Chris Rumph II 2021 NFL Draft Profile

Chris Rumph II NFL Draft Overview

Position: Edge Defender

Height: 6’-4”

Weight: 235 pounds

School: Duke University

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Chris Rumph II Draft Profile

Overview

Son of an NFL position coach, it’s clear on tape that Chris Rumph II has picked up a thing or two from his father. Rumph is a productive pass rusher with one of the best sets of rush moves in this year’s draft class. On the edge, he works inside and outside of blockers comfortably, making him difficult to prepare for as a lineman. However, the biggest knock on Rumph is his lack of size for the position. The former Duke Blue Devil is facing a potential position change at the pro level. 

Rumph moved around a lot as a child due to his father’s career as a pro football coach. His father of the same name recently took up a position as a Chicago Bears defensive line coach. However, Rumph transferred to Bucholz High School in Gainesville, Florida as a sophomore. Listed as a three-star recruit out of high school, Rumph committed to Duke over offers from UCF and Vanderbilt. 

After redshirting his first season at Duke, Rumph earned freshman All-American honors in 2018. He recorded 25 total tackles, eight tackles for loss, and three sacks in 12 games. Rumph’s production took a step forward as a redshirt sophomore as the edge rusher racked up 13.5 tackles for loss and 6.5 sacks in 2019. In his final college season, Rumph earned second-team All-ACC honors after making eight sacks in just eleven games. After the season, Rumph declared he would enter the 2021 NFL Draft as an underclassman. 

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Strengths

  • Deep toolbox to work with; has developed more variety in pass rush moves than most in this draft class
  • Excellent counter rusher; reacts well to what the tackle does during a rep
  • High motor; gives 100% from snap-to-whistle
  • Excellent technique; bends well at the top of the rush and uses his hands effectively
  • Moves well in space; bodes well for a potential position change to off-the-ball linebacker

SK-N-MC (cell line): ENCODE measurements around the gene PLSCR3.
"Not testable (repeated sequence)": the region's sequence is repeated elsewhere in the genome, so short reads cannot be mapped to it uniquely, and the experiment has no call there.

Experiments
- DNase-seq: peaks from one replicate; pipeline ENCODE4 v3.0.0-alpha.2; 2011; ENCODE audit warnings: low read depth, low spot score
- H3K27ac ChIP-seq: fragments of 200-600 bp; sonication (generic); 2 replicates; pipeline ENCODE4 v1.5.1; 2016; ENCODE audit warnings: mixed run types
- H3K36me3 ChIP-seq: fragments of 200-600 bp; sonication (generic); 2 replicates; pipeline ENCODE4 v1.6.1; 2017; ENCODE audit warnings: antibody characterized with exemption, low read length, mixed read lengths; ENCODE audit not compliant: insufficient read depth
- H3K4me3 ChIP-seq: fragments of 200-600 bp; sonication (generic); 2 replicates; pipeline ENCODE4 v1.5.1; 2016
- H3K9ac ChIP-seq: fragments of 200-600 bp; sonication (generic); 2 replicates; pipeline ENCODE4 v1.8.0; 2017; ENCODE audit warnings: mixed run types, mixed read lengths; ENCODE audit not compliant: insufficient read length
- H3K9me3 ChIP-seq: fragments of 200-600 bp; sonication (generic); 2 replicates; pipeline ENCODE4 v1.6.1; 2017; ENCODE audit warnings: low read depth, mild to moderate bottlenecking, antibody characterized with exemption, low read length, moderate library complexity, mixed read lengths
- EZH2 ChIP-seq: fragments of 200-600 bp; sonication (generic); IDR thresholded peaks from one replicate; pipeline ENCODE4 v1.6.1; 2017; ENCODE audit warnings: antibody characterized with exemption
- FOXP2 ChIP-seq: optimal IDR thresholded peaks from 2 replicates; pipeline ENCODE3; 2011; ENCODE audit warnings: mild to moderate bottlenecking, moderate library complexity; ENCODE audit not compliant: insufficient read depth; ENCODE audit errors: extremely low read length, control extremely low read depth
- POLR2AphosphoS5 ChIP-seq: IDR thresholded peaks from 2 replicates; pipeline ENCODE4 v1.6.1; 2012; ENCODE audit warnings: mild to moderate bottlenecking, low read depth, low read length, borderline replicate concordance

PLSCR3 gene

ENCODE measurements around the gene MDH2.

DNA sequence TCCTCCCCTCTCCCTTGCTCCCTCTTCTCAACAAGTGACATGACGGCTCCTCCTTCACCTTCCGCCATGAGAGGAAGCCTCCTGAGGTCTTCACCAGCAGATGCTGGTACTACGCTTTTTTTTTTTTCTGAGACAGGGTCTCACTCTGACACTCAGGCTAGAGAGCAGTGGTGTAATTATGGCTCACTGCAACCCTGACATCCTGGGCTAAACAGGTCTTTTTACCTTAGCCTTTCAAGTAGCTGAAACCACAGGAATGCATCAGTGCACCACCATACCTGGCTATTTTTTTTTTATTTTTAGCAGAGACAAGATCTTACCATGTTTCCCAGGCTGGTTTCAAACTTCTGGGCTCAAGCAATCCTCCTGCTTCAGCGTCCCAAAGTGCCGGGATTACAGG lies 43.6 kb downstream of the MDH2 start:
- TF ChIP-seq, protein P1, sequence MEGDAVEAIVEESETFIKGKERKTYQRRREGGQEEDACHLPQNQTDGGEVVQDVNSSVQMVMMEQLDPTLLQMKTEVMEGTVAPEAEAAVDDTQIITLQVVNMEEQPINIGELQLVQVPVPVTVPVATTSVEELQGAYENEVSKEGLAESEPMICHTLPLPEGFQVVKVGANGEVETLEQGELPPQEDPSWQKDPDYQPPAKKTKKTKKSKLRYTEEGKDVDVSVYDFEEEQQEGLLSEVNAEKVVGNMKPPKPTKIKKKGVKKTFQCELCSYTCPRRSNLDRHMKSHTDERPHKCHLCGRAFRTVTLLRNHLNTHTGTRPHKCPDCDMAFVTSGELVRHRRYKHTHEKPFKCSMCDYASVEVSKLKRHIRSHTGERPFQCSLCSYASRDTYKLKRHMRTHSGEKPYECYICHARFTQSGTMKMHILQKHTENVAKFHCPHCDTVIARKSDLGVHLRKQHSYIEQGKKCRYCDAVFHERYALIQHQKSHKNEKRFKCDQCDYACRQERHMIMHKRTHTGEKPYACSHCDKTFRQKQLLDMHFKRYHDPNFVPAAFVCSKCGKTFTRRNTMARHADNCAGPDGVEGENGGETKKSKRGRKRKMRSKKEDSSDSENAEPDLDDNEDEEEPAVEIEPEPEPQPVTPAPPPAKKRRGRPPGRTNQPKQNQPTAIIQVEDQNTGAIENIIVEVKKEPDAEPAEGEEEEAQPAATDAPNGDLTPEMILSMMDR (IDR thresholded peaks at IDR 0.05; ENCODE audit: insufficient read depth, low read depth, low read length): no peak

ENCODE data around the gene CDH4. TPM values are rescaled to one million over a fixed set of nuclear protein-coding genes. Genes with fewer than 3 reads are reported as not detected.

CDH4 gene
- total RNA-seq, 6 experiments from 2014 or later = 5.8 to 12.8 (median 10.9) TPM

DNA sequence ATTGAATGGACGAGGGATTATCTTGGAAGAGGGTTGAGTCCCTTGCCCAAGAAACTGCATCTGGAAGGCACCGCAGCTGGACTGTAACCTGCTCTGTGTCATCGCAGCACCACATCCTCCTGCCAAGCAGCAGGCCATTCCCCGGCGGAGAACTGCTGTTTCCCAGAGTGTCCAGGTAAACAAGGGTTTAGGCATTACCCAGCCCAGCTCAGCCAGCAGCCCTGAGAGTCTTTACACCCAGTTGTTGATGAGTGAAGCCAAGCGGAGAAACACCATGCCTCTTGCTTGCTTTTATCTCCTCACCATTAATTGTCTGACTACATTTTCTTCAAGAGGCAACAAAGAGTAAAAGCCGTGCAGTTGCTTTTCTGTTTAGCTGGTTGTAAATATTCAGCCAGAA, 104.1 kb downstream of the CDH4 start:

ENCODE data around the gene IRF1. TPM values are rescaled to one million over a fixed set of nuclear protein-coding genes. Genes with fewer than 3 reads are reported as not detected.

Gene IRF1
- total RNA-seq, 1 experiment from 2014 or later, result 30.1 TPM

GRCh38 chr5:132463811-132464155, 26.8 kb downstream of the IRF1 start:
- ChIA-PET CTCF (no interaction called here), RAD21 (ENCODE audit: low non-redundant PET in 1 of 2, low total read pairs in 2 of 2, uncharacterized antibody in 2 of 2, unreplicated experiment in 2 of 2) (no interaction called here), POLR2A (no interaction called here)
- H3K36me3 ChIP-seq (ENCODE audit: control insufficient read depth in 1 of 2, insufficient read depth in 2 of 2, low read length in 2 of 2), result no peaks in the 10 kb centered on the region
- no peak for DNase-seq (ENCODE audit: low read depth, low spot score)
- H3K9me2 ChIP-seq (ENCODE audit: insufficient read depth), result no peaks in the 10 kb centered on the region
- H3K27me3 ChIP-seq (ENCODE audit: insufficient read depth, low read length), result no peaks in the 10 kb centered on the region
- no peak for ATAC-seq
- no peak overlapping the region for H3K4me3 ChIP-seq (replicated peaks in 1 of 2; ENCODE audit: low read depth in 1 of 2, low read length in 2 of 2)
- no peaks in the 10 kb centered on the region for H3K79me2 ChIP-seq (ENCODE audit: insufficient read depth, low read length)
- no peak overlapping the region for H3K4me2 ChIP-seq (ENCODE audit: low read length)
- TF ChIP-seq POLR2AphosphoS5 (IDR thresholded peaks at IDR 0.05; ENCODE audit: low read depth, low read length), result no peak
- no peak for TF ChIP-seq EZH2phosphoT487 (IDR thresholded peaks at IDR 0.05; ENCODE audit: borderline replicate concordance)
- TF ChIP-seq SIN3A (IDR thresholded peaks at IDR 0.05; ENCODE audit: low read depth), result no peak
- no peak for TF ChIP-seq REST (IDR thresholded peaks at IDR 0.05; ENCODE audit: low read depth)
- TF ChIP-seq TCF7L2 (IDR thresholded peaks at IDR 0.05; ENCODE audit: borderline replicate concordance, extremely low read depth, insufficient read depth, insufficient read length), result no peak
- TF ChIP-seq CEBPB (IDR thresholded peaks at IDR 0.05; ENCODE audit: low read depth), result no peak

Weaknesses

  • Lacks prototypical size to play on the edge at the pro level
  • Not a truly explosive athlete; loses burst the more weight he adds to his frame
  • Unlikely to be a three-down edge defender at the pro level; lack of size means he could get washed away in the run game
  • Gets moved around when he’s slow off the snap; doesn’t project well to win consistently against NFL tackles
  • Lack of experience as an off-the-ball linebacker if he is to make that position switch (76 career snaps in coverage)

NFL Comparison: Andrew Van Ginkel 

Van Ginkel is undersized for a typical edge defender in the NFL. The measurements are similar to Rumph. However, Van Ginkel has carved out a role for himself with the Miami Dolphins. He made six sacks in 2020 and forced two fumbles as a situational pass rusher off the edge. Miami limited him to 50% of defensive snaps throughout most of the season, keeping Van Ginkel fresh for obvious passing situations. However, Van Ginkel stepped into a starting role towards the end of the season, playing over 80% of defenses snaps in the final four games of 2020. 

Teams With Need at Position: Buffalo Bills, Pittsburgh Steelers, Tennessee Titans, New England Patriots, Atlanta Falcons, New York Giants

Projection: Fourth round

Bottom Line on Chris Rumph II

Rumph has worked hard to develop his pass rush skill set for the pro level. The trouble he faces is scouts will grade Rumph as a boom or bust prospect which will limit his draft stock. Edge defenders at his size typically aren’t drafted high because they are more difficult to project. Many teams would rather take a larger, more athletic edge rusher with a limited pass rush toolbox and have their coaching staff develop the athlete into a productive football player.

However, Rumph has the advantage of his advanced pass rush technique. This edge class is ranked all over the place depending on who you talk to, so it’s possible Rumph’s skillset, production and NFL bloodline give him an advantage over many other edge rushers in this class. By all accounts, Rumph has a high football IQ, making a potential position change to linebacker plausible from a scheme learning standpoint. Rumph would be a dangerous blitz threat as an off-ball linebacker if he developed a feel for the position. 

The team who drafts Rumph must have a plan for him. He offers value as a situational pass rusher but his stock is limited if he can’t stay on the field all three downs. To stay on the field, he needs to add size to his frame or he is a potential liability in the run game. The good news is he has showcased advanced pass-rush technique, displayed incredible work ethic, and is clearly a coachable prospect, evidenced by his pro coach father. NFL coaches will grade Rumph higher than professional scouts for those reasons. 

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